Richard Shotton and Richard Clay from ZenithOptimedia dig down into the big data debate and how it feeds into effectiveness.
Big Data is big news: globally, the number of search queries for the term has doubled since 2013 (Google trends) and, remarkably, 931 books on the topic have been published in the last 90 days alone (Amazon).
It is undeniably a subject that has captured the zeitgeist in recent years and the value it can deliver is being explored with vocal enthusiasm across a range of industries.
The advertising world is no different. For a number of years we have been extolling the virtues of Big Data, particularly how it can enhance consumer understanding, campaign measurement and effectiveness.
We were keen to investigate whether the excitement was reflected in the work produced, and its results.
As a starting point, we took a look at the IPA Effectiveness Awards database. With its three decades-worth of rigorously assessed campaign case studies, it was the ideal resource to give an indication of the uptake and success of Big Data in our industry.
Giving us unique access to this valuable resource, the IPA kindly allowed us to contact every entrant from 2012 and 2014 to explore the use of Big Data in their campaigns.
We received 40 responses, a significant proportion of the 135 entrants from the period, and the results were interesting.
45% of award winners made use of Big Data, compared to 29% of unsuccessful entrants, suggesting that Big Data may indeed impact creative effectiveness.
It was also enlightening to look at the way that Big Data was being used. Of the case studies that had worked with Big Data, 80% had used it to measure campaign effectiveness, and on average four different sources of Big Data had been employed to inform activation.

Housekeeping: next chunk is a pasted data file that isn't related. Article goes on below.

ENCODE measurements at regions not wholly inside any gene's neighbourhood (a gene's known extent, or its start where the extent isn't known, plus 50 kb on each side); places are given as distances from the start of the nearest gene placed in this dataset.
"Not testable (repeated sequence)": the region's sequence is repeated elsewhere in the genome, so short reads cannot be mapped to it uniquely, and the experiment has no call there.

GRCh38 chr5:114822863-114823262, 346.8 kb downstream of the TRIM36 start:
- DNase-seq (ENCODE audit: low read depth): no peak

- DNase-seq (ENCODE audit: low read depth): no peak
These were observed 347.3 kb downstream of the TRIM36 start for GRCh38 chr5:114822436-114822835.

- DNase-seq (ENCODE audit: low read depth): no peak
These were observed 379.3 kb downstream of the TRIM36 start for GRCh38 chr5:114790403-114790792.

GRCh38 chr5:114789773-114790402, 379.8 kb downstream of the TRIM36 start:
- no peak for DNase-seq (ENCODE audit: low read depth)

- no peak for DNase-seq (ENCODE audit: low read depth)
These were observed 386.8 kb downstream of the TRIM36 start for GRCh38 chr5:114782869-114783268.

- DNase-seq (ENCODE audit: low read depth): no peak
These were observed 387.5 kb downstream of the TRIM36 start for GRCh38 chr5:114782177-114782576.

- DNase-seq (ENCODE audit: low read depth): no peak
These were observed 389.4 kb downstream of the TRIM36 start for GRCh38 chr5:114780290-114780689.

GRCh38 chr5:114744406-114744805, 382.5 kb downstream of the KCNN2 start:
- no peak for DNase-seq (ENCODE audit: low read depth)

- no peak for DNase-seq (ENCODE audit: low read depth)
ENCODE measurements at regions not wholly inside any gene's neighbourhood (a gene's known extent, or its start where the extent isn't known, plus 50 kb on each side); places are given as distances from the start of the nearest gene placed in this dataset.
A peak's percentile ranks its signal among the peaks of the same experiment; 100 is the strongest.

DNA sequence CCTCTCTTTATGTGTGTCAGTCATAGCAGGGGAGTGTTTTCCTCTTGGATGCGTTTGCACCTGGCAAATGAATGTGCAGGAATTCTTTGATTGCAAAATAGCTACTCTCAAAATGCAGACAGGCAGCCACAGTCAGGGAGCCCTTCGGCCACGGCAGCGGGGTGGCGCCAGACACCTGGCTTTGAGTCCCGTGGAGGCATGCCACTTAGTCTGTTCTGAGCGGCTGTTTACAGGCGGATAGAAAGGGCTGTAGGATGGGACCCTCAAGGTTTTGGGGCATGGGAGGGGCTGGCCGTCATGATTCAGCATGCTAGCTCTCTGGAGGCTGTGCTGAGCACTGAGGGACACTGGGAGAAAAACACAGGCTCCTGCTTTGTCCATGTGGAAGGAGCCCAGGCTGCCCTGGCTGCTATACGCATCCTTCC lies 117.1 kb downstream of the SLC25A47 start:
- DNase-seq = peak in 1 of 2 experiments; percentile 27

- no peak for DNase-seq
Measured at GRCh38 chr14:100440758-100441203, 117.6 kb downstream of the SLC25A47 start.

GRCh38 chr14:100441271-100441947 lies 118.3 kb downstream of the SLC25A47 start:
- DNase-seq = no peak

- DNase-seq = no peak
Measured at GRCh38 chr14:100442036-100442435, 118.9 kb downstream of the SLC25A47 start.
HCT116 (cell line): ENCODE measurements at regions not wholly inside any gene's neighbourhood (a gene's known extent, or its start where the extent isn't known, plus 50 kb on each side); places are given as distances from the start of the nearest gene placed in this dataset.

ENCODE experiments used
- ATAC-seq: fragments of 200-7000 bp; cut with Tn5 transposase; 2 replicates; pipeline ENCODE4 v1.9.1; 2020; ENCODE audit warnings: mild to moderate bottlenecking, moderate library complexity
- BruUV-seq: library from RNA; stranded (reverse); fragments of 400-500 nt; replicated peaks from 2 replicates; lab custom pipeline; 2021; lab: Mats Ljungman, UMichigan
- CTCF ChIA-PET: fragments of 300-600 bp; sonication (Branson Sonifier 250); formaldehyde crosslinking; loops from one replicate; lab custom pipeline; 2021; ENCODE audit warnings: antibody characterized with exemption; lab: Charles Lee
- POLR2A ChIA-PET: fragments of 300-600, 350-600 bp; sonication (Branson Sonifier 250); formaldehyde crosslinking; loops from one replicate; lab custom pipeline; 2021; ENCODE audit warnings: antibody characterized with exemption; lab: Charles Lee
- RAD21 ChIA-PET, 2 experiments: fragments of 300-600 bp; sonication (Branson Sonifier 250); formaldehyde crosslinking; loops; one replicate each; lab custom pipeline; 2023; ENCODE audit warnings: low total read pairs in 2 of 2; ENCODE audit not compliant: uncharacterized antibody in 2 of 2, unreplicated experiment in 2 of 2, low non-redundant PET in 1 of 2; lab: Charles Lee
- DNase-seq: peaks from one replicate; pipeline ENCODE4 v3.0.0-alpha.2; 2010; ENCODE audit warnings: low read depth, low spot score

This demonstrated that Big Data is being used throughout the campaign process from insight generation to measurement – an encouraging sign that it can add value.
Looking at the winning papers, we noted that the use of Big Data was often tailored and innovative. In last year’s Gold-winning Olympic Delivery Authority/TfL paper, for instance, data on entries and exits to tube stations, oyster card usage and observed cycle usage were all used to inform the approach.
And the 2012 National Lottery case study, which was awarded Silver, utilised hourly sales data to drive all elements of the plan and optimisation.
However, IPA Effectiveness Award entrants are a small and not necessarily representative group. Looking at this data alone could risk selection bias; it is a collection of some of the industry’s best work.
We therefore surveyed a broader group of 101 industry experts across 21 organisations, including creatives, media agency personnel, media owners and clients. Again, a large proportion of respondents (46%) had used Big Data in the last 12 months to solve marketing problems.
Most strikingly, many felt that Big Data had not yet lived up to its hype: 72% of respondents said that Big Data has great potential – but this has not yet been fulfilled.
Big Data is showing flashes of youthful promise, but the jury is still out on whether it can prove consistently effective.
The signs from the IPA Effectiveness Awards are encouraging, but it is clear that this is yet to be reflected in the wider industry.
Until that is the case, we can’t say that Big Data is fulfilling its promise.
In addition, it is important to remember that whether it is big or small, data remains just data; it is only by applying the necessary processes, evaluation and rigour that we can extract its maximum value.
Greater volume of information alone isn’t helpful, but intelligent application of meaningful metrics can make a big difference.
Richard Shotton (email@example.com) is head of insight at ZenithOptimedia.
Richard Clay (firstname.lastname@example.org) is a strategist at ZenithOptimedia.
Learn more about our Awards on the Effectiveness Hub.
Last updated 14/05/2015